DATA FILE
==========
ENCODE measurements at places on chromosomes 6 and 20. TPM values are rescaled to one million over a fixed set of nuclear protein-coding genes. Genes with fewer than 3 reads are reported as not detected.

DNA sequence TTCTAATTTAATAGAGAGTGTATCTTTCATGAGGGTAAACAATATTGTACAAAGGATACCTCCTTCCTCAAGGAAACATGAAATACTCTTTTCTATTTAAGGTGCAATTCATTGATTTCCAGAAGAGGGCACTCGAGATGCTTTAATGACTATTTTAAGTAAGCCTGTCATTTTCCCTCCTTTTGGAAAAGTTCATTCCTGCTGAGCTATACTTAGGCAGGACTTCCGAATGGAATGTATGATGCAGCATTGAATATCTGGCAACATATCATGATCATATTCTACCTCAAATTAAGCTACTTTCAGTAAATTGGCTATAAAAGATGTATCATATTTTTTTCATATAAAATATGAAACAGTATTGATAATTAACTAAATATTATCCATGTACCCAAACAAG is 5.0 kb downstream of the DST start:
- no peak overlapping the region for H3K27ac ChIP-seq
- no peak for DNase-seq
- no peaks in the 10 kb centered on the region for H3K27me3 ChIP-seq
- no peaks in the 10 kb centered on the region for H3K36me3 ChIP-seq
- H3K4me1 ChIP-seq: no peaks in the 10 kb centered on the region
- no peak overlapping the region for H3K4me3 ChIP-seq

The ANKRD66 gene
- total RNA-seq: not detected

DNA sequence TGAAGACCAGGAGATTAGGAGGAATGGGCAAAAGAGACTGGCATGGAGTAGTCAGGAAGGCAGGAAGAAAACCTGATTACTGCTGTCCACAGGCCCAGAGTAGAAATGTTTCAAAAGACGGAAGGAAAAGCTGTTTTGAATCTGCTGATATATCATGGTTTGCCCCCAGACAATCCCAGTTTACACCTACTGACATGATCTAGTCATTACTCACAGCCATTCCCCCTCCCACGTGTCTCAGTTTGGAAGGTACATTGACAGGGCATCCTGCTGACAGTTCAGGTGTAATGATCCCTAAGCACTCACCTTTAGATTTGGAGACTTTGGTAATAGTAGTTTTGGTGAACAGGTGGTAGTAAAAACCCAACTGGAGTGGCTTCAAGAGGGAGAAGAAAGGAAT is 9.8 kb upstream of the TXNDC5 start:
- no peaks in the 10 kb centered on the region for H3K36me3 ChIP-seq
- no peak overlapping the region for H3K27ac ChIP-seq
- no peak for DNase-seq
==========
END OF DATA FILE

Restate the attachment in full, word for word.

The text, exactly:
ENCODE measurements at places on chromosomes 6 and 20. TPM values are rescaled to one million over a fixed set of nuclear protein-coding genes. Genes with fewer than 3 reads are reported as not detected.

DNA sequence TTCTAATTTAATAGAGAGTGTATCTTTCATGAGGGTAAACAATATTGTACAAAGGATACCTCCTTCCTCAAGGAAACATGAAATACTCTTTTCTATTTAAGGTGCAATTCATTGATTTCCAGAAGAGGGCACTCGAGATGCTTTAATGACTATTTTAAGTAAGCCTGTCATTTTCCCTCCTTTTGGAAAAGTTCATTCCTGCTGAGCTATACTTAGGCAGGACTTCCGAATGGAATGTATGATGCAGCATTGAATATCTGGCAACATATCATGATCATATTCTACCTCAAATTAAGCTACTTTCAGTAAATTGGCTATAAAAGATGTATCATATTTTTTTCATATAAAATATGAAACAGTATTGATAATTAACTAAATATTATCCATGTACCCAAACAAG is 5.0 kb downstream of the DST start:
- no peak overlapping the region for H3K27ac ChIP-seq
- no peak for DNase-seq
- no peaks in the 10 kb centered on the region for H3K27me3 ChIP-seq
- no peaks in the 10 kb centered on the region for H3K36me3 ChIP-seq
- H3K4me1 ChIP-seq: no peaks in the 10 kb centered on the region
- no peak overlapping the region for H3K4me3 ChIP-seq

The ANKRD66 gene
- total RNA-seq: not detected

DNA sequence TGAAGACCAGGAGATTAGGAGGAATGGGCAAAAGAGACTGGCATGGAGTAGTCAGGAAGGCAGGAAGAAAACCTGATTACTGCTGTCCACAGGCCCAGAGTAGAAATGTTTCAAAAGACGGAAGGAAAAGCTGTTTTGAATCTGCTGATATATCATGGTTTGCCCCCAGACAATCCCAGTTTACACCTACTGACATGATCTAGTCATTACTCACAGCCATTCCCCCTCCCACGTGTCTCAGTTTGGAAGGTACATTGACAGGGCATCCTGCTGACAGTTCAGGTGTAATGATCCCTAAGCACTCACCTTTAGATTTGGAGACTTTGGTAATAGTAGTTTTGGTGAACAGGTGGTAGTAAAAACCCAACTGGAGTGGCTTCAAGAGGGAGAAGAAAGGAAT is 9.8 kb upstream of the TXNDC5 start:
- no peaks in the 10 kb centered on the region for H3K36me3 ChIP-seq
- no peak overlapping the region for H3K27ac ChIP-seq
- no peak for DNase-seq